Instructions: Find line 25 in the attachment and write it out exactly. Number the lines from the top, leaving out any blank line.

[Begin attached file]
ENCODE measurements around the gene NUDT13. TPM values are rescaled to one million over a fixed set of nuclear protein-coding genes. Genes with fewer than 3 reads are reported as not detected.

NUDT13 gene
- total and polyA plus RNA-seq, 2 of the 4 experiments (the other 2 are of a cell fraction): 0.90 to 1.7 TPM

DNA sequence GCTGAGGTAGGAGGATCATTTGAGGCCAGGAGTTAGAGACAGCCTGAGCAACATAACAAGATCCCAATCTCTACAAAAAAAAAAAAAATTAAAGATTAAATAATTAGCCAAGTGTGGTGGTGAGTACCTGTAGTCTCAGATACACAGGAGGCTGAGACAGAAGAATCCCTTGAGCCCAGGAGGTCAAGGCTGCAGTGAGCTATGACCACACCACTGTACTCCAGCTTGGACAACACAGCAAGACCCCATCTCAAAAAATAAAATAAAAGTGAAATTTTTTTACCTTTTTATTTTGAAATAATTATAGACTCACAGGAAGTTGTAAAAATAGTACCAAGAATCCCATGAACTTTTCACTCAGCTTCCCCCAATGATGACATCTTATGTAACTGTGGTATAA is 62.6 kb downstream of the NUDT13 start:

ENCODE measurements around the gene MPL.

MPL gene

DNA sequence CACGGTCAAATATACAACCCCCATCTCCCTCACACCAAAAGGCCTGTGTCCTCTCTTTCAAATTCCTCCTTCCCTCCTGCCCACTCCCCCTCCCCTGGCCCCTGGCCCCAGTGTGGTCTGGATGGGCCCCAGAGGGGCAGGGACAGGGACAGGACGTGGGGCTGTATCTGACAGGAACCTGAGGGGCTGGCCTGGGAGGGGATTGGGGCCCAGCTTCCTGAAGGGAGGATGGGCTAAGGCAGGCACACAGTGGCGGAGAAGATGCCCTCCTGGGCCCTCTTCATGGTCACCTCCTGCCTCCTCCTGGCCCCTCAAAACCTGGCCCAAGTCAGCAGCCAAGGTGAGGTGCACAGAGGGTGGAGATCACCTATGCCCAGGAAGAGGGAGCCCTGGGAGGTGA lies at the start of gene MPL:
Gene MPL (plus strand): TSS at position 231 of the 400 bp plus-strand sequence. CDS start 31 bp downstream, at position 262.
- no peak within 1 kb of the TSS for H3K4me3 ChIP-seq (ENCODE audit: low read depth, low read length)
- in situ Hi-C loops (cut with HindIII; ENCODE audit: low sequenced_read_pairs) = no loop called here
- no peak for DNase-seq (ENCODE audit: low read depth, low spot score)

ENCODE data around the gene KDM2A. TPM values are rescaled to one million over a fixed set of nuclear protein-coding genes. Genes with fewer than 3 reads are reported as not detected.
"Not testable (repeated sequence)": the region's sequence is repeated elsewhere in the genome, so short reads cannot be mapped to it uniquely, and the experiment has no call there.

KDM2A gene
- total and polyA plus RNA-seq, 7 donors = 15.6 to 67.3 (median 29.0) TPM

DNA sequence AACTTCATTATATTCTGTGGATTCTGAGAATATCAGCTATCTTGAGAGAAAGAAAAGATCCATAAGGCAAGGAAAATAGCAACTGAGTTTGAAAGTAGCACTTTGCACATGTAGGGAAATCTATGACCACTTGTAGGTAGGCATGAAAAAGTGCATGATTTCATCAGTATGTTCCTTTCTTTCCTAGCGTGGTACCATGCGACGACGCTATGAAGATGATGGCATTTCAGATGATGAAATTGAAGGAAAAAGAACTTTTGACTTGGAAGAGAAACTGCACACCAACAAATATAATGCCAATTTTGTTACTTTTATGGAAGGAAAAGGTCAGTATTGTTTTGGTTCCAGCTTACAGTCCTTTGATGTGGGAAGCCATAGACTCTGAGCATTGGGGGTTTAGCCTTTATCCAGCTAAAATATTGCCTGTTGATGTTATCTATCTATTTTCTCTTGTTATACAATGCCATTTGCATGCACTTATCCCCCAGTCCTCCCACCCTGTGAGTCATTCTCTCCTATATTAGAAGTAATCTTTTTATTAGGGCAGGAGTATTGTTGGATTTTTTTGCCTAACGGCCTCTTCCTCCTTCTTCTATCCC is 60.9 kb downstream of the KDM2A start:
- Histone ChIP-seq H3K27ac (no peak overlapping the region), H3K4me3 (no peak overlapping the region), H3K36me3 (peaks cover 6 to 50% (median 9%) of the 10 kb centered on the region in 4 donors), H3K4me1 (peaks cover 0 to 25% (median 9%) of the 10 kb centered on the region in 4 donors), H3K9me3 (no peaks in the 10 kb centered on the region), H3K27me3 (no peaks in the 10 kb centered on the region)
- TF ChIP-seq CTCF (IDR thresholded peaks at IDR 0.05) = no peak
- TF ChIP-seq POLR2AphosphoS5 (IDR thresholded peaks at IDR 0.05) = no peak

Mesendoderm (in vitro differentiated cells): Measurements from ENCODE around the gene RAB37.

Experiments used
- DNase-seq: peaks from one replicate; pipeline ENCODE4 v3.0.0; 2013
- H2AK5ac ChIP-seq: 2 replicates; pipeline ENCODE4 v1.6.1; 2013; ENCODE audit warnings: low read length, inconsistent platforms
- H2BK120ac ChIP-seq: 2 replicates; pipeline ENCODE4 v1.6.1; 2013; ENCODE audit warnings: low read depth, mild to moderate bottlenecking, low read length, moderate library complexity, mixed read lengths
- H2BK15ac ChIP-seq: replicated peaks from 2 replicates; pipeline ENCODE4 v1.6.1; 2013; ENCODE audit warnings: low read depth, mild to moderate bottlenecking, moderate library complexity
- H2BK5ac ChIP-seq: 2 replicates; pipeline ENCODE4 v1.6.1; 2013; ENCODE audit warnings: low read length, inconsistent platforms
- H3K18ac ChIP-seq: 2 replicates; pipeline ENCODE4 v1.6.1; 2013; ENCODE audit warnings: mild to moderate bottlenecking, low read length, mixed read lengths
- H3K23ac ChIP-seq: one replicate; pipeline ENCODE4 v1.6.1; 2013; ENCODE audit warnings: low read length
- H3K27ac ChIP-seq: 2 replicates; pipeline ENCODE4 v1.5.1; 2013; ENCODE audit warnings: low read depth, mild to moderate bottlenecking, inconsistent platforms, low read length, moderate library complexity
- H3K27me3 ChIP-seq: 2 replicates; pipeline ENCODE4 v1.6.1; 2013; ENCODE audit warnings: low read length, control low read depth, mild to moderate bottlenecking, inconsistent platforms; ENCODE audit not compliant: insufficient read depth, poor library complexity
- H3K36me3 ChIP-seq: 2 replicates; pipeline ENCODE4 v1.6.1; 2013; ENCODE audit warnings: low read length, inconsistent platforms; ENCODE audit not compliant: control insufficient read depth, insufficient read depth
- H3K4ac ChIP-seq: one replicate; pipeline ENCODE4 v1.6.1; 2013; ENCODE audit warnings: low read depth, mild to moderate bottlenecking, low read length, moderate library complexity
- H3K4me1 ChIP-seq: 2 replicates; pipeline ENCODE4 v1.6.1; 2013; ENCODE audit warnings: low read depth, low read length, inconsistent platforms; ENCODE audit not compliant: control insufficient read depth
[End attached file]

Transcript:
- H2BK15ac ChIP-seq: replicated peaks from 2 replicates; pipeline ENCODE4 v1.6.1; 2013; ENCODE audit warnings: low read depth, mild to moderate bottlenecking, moderate library complexity